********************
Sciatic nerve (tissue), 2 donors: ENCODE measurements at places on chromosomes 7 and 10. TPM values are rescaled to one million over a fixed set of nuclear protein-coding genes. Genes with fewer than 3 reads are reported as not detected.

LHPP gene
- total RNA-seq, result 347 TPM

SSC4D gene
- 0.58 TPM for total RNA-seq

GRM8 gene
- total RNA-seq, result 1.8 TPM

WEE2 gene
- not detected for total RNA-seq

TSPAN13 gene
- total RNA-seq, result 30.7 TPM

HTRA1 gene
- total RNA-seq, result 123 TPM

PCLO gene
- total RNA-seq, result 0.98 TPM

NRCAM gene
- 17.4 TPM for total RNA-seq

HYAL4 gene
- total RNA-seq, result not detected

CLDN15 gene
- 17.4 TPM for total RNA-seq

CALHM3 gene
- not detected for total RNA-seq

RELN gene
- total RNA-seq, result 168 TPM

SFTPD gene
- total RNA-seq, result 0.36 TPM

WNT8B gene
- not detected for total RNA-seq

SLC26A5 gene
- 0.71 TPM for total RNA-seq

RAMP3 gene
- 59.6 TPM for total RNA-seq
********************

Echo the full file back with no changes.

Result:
Sciatic nerve (tissue), 2 donors: ENCODE measurements at places on chromosomes 7 and 10. TPM values are rescaled to one million over a fixed set of nuclear protein-coding genes. Genes with fewer than 3 reads are reported as not detected.

LHPP gene
- total RNA-seq, result 347 TPM

SSC4D gene
- 0.58 TPM for total RNA-seq

GRM8 gene
- total RNA-seq, result 1.8 TPM

WEE2 gene
- not detected for total RNA-seq

TSPAN13 gene
- total RNA-seq, result 30.7 TPM

HTRA1 gene
- total RNA-seq, result 123 TPM

PCLO gene
- total RNA-seq, result 0.98 TPM

NRCAM gene
- 17.4 TPM for total RNA-seq

HYAL4 gene
- total RNA-seq, result not detected

CLDN15 gene
- 17.4 TPM for total RNA-seq

CALHM3 gene
- not detected for total RNA-seq

RELN gene
- total RNA-seq, result 168 TPM

SFTPD gene
- total RNA-seq, result 0.36 TPM

WNT8B gene
- not detected for total RNA-seq

SLC26A5 gene
- 0.71 TPM for total RNA-seq

RAMP3 gene
- 59.6 TPM for total RNA-seq